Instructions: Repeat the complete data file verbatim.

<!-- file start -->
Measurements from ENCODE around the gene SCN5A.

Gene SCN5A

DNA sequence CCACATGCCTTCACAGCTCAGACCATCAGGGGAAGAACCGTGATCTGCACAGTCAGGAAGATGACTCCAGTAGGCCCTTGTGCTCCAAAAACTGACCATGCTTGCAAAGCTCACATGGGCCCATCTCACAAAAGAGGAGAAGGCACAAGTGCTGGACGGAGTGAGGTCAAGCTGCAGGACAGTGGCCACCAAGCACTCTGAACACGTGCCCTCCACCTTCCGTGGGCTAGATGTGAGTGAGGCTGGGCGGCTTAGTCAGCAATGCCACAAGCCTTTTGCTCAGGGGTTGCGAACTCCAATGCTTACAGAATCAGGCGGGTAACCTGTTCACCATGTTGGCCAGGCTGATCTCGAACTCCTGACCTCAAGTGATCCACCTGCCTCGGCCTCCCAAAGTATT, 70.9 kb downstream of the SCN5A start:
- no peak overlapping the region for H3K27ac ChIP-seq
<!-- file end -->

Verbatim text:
Measurements from ENCODE around the gene SCN5A.

Gene SCN5A

DNA sequence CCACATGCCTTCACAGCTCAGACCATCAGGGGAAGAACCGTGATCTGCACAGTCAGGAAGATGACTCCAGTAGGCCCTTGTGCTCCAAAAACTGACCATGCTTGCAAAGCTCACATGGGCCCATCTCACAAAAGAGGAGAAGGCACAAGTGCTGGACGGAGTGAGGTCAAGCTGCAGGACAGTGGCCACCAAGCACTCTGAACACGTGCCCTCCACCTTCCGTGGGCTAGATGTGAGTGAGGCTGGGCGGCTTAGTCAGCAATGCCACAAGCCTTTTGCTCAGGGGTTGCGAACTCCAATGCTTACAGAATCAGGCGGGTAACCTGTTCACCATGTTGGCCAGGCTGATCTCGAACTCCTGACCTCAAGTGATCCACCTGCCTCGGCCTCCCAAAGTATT, 70.9 kb downstream of the SCN5A start:
- no peak overlapping the region for H3K27ac ChIP-seq